In order to explore predictors of the usage of mental health services, we ran logistic regression models as shown in Table  5 . We included all students in these regression models to see whether a severity of mental health symptoms was related to the usage of mental health services. Table ​ Table5 5 presents the results for the usage of any mental health services, on-campus mental health services, and off-campus mental health services, respectively. Overall, stress, anxiety, and depression levels were positively associated with using mental health services on- and off-campus: With every one unit increase in each of these mental health symptoms, the odds of using on- and off-campus mental health services significantly increased. This result is relieving as it suggests that students who were in great need of these services actually used them. Other than mental health symptoms, there were different predictors for utilizing on-campus and off-campus services. African-American and Hispanic students were significantly more likely to use on-campus services than White students. The odds of using on-campus mental health services were 3.916 times higher for African-American students and 2.032 times higher for Hispanic students than White students. This result is interesting given that the odds of having severe mental distress were significantly lower for African-American students than White students, according to Table ​ Table3. 3 . It may suggest that African-American students reported relatively lower levels of mental health symptoms as they had been using on-campus mental health services at higher rates. The odds of using on-campus mental health services were 2.269 times higher for international students than domestic students, but there was no significant difference in the odds of using off-campus services between the two groups. Students’ age was significantly associated with the usage of on-campus and off-campus mental health services: The odds of using on-campus services were significantly lower for older students, while the odds of utilizing off-campus services were significantly higher for older students compared to younger students. When it comes to using off-campus mental health services, the odds were significantly higher for female students, older students, and upper-class students than male students, younger students, and lower classman students. Students who were concerned with stigma associated with getting counseling and therapy were less likely to utilize off-campus mental health services.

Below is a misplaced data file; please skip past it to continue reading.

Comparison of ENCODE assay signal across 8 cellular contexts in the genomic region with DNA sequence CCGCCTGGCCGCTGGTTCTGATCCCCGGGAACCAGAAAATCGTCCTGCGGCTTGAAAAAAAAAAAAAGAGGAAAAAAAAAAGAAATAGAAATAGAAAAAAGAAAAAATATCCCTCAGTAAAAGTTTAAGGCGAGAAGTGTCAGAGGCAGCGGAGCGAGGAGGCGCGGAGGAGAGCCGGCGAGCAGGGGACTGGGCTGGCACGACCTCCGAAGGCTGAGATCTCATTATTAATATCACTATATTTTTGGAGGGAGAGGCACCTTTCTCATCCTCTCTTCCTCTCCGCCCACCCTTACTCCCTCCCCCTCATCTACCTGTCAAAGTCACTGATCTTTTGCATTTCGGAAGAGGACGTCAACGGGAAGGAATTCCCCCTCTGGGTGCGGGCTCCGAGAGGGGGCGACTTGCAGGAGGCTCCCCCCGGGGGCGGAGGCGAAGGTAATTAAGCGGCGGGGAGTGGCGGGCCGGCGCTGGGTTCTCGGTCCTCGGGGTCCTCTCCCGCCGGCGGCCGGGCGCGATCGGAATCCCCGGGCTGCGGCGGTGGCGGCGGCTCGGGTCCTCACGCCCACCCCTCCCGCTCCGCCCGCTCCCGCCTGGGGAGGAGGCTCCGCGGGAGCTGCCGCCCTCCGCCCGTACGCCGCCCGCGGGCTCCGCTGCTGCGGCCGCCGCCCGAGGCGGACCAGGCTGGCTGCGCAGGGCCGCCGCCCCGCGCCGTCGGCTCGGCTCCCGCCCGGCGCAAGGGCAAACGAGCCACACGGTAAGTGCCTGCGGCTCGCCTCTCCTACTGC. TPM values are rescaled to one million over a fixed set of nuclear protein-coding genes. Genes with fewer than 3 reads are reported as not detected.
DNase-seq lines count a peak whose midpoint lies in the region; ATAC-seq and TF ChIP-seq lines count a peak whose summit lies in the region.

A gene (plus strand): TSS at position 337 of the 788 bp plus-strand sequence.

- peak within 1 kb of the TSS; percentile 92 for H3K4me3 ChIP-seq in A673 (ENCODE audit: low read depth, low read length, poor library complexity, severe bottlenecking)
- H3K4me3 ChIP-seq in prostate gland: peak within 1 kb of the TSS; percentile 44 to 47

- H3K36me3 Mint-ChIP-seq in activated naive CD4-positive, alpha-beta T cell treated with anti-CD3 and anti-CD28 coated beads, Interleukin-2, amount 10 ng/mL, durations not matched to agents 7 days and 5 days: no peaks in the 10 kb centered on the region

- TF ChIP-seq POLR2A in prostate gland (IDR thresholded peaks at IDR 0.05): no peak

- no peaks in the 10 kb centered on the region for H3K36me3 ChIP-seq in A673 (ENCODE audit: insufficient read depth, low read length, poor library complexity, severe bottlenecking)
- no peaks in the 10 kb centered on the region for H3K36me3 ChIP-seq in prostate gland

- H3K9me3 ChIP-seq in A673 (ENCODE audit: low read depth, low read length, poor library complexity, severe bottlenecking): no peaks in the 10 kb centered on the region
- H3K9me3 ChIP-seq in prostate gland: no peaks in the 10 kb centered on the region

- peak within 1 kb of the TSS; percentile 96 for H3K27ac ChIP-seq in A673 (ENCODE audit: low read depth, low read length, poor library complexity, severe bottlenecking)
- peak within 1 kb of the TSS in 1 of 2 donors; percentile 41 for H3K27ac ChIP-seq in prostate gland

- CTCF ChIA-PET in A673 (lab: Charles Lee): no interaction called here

Logistic regression models predicting the usage of mental health services (imputed data)